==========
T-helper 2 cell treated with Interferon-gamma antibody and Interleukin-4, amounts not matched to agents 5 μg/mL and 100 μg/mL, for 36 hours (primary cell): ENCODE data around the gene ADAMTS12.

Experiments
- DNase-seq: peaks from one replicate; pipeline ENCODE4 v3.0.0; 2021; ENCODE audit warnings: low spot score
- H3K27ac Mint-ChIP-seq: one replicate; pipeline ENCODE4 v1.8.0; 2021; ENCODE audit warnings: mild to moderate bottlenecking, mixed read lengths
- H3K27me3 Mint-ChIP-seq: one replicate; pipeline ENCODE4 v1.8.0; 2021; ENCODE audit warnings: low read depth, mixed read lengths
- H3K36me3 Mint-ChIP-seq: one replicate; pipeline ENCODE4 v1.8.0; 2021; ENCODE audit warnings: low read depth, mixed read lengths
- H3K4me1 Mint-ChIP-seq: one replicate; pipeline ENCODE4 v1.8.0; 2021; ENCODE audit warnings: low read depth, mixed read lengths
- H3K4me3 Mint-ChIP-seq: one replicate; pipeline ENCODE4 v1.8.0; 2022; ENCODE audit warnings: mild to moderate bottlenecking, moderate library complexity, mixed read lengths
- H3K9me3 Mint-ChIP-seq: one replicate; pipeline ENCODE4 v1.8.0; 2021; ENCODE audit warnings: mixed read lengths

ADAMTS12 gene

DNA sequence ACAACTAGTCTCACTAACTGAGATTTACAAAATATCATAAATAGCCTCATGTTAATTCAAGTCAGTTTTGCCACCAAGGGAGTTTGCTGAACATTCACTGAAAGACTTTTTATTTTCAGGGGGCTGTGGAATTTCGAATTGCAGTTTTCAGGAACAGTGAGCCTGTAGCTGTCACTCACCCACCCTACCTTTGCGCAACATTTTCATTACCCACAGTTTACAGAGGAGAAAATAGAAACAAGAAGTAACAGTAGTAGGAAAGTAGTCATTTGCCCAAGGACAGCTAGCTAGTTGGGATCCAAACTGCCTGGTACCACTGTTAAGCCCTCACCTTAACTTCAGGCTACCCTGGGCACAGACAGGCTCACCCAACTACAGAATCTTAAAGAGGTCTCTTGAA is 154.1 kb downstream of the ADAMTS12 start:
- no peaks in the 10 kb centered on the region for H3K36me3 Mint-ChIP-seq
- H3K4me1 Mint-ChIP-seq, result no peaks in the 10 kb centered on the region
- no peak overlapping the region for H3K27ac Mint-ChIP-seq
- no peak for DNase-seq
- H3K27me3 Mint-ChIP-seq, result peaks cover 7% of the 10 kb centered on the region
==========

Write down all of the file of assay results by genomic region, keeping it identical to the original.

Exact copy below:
T-helper 2 cell treated with Interferon-gamma antibody and Interleukin-4, amounts not matched to agents 5 μg/mL and 100 μg/mL, for 36 hours (primary cell): ENCODE data around the gene ADAMTS12.

Experiments
- DNase-seq: peaks from one replicate; pipeline ENCODE4 v3.0.0; 2021; ENCODE audit warnings: low spot score
- H3K27ac Mint-ChIP-seq: one replicate; pipeline ENCODE4 v1.8.0; 2021; ENCODE audit warnings: mild to moderate bottlenecking, mixed read lengths
- H3K27me3 Mint-ChIP-seq: one replicate; pipeline ENCODE4 v1.8.0; 2021; ENCODE audit warnings: low read depth, mixed read lengths
- H3K36me3 Mint-ChIP-seq: one replicate; pipeline ENCODE4 v1.8.0; 2021; ENCODE audit warnings: low read depth, mixed read lengths
- H3K4me1 Mint-ChIP-seq: one replicate; pipeline ENCODE4 v1.8.0; 2021; ENCODE audit warnings: low read depth, mixed read lengths
- H3K4me3 Mint-ChIP-seq: one replicate; pipeline ENCODE4 v1.8.0; 2022; ENCODE audit warnings: mild to moderate bottlenecking, moderate library complexity, mixed read lengths
- H3K9me3 Mint-ChIP-seq: one replicate; pipeline ENCODE4 v1.8.0; 2021; ENCODE audit warnings: mixed read lengths

ADAMTS12 gene

DNA sequence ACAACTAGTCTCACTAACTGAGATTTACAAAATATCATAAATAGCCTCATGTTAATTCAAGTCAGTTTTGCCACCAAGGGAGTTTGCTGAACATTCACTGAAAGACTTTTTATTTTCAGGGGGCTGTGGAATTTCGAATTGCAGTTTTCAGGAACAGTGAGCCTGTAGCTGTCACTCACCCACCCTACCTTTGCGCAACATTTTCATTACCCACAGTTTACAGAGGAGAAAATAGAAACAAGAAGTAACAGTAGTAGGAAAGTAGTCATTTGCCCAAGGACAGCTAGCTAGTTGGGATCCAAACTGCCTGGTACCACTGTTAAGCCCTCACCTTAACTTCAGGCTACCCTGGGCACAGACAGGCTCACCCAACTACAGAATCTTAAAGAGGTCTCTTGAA is 154.1 kb downstream of the ADAMTS12 start:
- no peaks in the 10 kb centered on the region for H3K36me3 Mint-ChIP-seq
- H3K4me1 Mint-ChIP-seq, result no peaks in the 10 kb centered on the region
- no peak overlapping the region for H3K27ac Mint-ChIP-seq
- no peak for DNase-seq
- H3K27me3 Mint-ChIP-seq, result peaks cover 7% of the 10 kb centered on the region